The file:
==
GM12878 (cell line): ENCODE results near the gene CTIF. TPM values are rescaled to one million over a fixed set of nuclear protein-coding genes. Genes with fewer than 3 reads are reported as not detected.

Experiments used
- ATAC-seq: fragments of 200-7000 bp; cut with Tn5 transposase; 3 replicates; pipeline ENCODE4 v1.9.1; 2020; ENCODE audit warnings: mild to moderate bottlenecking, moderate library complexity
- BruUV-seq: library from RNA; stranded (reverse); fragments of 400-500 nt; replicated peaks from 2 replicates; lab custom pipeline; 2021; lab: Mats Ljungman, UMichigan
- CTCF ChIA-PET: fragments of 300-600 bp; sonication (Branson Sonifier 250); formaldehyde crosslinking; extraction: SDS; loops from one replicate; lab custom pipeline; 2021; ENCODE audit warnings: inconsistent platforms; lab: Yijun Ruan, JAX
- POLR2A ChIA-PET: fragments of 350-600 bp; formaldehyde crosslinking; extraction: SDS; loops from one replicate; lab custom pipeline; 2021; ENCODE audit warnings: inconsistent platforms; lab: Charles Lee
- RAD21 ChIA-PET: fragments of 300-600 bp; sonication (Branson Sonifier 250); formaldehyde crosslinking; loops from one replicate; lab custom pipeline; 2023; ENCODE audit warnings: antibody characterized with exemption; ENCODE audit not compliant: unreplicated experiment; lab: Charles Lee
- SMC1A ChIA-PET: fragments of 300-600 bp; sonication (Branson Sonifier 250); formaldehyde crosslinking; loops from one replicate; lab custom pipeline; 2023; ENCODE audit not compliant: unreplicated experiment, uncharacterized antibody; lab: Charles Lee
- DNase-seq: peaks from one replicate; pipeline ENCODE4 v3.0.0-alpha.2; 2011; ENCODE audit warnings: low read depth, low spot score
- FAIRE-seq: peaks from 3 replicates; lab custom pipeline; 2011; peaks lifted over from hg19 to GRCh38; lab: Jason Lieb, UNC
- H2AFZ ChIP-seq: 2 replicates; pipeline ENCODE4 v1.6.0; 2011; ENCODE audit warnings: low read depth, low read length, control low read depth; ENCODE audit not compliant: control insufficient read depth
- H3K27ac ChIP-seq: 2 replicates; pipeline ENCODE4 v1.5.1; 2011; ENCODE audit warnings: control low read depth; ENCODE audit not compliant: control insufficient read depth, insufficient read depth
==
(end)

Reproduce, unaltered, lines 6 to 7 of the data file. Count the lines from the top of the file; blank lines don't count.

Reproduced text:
- POLR2A ChIA-PET: fragments of 350-600 bp; formaldehyde crosslinking; extraction: SDS; loops from one replicate; lab custom pipeline; 2021; ENCODE audit warnings: inconsistent platforms; lab: Charles Lee
- RAD21 ChIA-PET: fragments of 300-600 bp; sonication (Branson Sonifier 250); formaldehyde crosslinking; loops from one replicate; lab custom pipeline; 2023; ENCODE audit warnings: antibody characterized with exemption; ENCODE audit not compliant: unreplicated experiment; lab: Charles Lee